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November 17, 1992 - Image 5

Resource type:
The Michigan Daily, 1992-11-17

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*The Michigan Daily

Monday, November 17, 1992

Page 5

from the
Art Force
by Kathleen Kang
Studying at the Michigan Union
Art Lounge now provides not only
the opportunity to cram for exams or
work on those end-of-the-semester
papers, but a rare opportunity to
view contemporary Croatian art.
"Reflections of Croatia: Croatian
War Posters Exhibit and Workshops
on Croatian Heritage" is an ongoing
symposium of multi-media educa-
tional events that will be featured at
the Union Art Lounge. These events
include the exhibit of war posters
and a series of lectures designed to
educate the community about Croat-
ian culture, history, and politics.
According to Jacqueline Panich,
a Croatian graduate with a degree in
international relations and organizer
of this symposium, there is very lit-
tie opportunity for the international
community to view contemporary art
from her country. During the war,
many artists joined together to form
the Croatian Art Forces, and numer-
ous works of art were sold all over
Europe to raise money for war
refugees and others in need of help.
tThe exhibit, which includes 24 Croa-
tian war posters, illustrates themes
related to the war and its repercus-
Panich, who works in the United
States through AIESEC's internship
program at Chrysler Corporation,
said that she is extremely grateful to
AIBSEC for helping sponsor this
event and for letting her speak. She
stressed the fact that AIESEC is an
apolitical organization and that the
event is not intended to provoke any
anti-Serbian sentiments. "I think it is
not necessary to say what the Ser-
bian side is doing because it is all in
the news," Panich said.
The posters featured in this ex-
hibit express a variety of messages
related to the war and artists' reac-
tions to it. One theme conveyed in
more than one poster was the de-
struction of Dubrovnik, a city which
Panich described as embodying "the
world heritage." During the war,
Dubrovnik was bombed and many of
its buildings were destroyed beyond
The impact of the city's destruc-
tion is evidenced in posters such as
one produced by the agency KOP.
This particular poster features a
* boar's head, and it looks as if the
boar is in the process of eating a pa-
per that reads "Libertas." Embla-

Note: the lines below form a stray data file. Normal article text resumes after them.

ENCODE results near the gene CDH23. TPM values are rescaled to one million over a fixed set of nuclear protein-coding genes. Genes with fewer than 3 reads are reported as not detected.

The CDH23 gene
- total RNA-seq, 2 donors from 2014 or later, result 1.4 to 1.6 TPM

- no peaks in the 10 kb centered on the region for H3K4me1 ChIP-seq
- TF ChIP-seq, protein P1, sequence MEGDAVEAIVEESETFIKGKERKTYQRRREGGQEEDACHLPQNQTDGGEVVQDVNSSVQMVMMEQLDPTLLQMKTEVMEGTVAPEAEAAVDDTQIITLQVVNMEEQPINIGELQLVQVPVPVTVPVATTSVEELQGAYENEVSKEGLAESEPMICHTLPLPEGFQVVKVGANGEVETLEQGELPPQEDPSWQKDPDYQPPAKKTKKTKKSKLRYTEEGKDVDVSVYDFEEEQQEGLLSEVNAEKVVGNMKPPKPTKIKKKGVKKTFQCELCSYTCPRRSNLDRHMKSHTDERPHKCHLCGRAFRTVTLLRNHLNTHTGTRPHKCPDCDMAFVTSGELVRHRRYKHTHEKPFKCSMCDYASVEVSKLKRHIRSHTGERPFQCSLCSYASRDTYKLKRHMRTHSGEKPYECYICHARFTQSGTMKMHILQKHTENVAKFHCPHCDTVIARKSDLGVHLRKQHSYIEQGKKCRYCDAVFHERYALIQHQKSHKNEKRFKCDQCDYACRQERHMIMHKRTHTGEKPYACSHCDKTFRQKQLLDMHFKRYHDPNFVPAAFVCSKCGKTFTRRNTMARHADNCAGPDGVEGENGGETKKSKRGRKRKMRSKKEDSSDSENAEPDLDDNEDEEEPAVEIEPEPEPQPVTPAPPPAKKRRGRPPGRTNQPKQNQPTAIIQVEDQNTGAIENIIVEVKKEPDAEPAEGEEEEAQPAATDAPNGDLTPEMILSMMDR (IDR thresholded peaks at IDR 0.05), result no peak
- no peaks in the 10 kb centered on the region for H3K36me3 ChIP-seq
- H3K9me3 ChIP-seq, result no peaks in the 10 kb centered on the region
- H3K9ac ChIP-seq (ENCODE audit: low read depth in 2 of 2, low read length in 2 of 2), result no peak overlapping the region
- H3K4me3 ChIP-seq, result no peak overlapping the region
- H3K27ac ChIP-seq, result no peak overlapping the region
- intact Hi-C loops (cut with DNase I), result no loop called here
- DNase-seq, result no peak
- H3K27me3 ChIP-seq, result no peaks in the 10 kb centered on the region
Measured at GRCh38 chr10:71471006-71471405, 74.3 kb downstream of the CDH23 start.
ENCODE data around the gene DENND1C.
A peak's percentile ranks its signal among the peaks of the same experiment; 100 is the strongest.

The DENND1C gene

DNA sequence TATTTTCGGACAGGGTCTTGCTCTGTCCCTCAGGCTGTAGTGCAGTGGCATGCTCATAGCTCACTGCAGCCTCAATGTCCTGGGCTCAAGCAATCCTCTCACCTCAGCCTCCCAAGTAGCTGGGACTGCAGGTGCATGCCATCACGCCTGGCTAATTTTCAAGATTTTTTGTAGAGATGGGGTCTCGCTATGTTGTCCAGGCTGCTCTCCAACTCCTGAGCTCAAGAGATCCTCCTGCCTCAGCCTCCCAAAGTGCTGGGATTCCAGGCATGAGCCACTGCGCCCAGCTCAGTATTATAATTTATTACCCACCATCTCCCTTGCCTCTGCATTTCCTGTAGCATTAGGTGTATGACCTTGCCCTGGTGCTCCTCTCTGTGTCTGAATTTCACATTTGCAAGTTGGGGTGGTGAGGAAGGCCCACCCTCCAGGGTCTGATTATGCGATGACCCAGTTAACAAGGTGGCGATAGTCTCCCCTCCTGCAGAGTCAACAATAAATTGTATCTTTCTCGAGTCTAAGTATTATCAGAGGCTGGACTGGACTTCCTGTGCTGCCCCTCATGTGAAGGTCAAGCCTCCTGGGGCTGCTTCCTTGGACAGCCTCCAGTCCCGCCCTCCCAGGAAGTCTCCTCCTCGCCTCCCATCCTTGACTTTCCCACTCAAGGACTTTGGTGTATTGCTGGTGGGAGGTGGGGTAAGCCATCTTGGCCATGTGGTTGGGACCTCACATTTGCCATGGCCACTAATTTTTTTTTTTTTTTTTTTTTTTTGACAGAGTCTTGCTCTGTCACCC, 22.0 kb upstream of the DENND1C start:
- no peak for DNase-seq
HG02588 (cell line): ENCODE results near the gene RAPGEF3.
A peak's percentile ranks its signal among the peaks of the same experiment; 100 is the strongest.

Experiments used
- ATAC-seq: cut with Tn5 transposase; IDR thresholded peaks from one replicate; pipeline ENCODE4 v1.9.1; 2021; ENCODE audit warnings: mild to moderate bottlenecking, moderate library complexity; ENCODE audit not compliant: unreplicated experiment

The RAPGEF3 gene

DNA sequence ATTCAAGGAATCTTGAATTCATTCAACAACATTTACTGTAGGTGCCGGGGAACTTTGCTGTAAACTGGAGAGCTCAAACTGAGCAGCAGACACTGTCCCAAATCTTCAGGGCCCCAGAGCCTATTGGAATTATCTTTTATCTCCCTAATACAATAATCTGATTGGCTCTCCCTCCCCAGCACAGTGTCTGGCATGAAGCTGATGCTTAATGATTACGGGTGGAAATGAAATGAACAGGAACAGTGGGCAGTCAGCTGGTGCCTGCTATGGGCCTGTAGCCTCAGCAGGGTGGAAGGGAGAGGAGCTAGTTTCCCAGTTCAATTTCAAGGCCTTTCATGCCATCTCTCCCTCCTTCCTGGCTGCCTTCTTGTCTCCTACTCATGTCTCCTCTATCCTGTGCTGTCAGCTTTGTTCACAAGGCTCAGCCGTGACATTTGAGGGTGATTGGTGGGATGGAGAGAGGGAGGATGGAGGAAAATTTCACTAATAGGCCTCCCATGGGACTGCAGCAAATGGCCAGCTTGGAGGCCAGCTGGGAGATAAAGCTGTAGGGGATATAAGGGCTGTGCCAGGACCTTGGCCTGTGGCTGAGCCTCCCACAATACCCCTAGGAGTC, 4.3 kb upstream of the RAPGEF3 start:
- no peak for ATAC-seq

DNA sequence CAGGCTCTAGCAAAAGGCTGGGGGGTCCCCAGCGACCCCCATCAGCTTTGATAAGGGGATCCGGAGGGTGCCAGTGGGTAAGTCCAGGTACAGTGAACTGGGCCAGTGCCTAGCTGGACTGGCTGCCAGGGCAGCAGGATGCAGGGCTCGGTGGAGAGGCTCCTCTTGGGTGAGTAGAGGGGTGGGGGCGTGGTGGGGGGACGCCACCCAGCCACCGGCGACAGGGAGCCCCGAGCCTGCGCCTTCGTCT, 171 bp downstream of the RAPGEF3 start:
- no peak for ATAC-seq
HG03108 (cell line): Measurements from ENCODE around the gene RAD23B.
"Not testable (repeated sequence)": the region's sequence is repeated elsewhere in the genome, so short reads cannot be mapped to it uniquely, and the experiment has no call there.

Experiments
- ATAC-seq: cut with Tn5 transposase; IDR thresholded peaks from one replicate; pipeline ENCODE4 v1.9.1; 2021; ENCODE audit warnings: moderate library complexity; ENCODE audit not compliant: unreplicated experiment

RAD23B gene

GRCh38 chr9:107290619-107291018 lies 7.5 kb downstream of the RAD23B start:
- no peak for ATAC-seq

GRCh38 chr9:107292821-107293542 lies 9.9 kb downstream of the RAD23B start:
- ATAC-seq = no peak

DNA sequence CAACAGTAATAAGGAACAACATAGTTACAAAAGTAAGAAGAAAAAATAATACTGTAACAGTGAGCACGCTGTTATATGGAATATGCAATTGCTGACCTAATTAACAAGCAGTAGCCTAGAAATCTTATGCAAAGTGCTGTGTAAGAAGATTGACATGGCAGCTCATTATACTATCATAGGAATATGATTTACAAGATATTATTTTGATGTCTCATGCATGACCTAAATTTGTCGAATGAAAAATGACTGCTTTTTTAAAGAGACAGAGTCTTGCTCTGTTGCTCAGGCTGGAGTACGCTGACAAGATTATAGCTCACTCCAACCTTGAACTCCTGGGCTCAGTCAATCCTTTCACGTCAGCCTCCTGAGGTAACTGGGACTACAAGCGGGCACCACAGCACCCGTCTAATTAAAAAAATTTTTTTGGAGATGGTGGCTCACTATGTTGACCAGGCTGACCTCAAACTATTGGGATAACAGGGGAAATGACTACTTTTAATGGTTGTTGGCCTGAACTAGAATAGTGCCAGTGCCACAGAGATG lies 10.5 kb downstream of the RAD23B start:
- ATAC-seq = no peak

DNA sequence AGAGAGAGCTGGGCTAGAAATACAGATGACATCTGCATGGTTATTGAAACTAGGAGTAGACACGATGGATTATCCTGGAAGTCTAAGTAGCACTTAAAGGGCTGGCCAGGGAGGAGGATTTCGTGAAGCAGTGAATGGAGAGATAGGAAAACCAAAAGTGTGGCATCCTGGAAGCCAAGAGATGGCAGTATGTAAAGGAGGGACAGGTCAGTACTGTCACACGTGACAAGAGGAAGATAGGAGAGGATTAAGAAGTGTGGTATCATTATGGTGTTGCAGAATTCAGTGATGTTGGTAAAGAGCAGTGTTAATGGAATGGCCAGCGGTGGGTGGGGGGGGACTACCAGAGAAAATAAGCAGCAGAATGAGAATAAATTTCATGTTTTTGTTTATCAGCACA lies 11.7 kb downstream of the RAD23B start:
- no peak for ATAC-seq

zoned in large letters across the
poster are the words "Dubrovnik
1991." According to Panich, the flag
depicted in the poster is one from the
Dubrovnik republic, perhaps sym-
bolizing old times.
See CROATIA, Page 8

Kauffman's earthy themes

by Darcy Lockman
Ask author Janet Kauffman
about her formative years and she
jumps into an excited narrative
about her parents tobacco farm
where she grew up planting, hoe-
ing and harvesting. A tobacco
plantation in rural Pennsylvania is
far from the stereotypical avant-
garde breeding ground of writers,
and it is to this unlikely back-
ground that Kauffman credits
much of her work.
"My writing has a lot to do
with where and how I grew up.
My involvement with the natural
world has been where I feel most
at home. The feel of my writing
comes from that," said Kauffman.
This "feel" she speaks of re-
sults from an 'ain't nature great'
perspective. Many of her poems
center around land and farming, in
all its stark yet beautiful reality. In
"Cultivating" she writes, "On a
two seated cultivator, we sniffed
exhaust, / inhaled blue clouds
those long rose evenings;J leaning
on a handle in each hand / we
weaved around the stalks, furrow-
ing / damp field into dark."
Kauffman's earthy themes at-
tract audiences accordingly. She

says, "As people are becoming in-
creasingly concerned about the
environment, they look for a con-
nection to the natural world. They
can find it in poetry and fiction.
But readers don't always inten-
tionally pick up my work search-
ing for nature. They just sort of
stumble upon it, and that's what
they find there. I like that,"
While Kauffman's poetry is
largely nature oriented, her fiction
reads more like a character study.
As a woman writer, she takes a
different perspective on the "male-
defined" world of storytelling by
making the people in the piece pri-
mary and the plot less important.
"The traditional story holds the
plot to be central. The energy of
the speaker is often secondary. As
a woman writing, I've had to re-
think ideas of order, structure and
power. Redefining things from a
feminist perspective has been im-
portant to me," explained Kauff-
Her courage to redefine the
mainstream stems in part from the
influence of author Grace Paley.
Kauffman said, "Paley's work
thrives on the energy of women
speaking, and it gave me the nerve

to write a different kind of story."
Kauffman's fiction, while not
depressing, does tend to be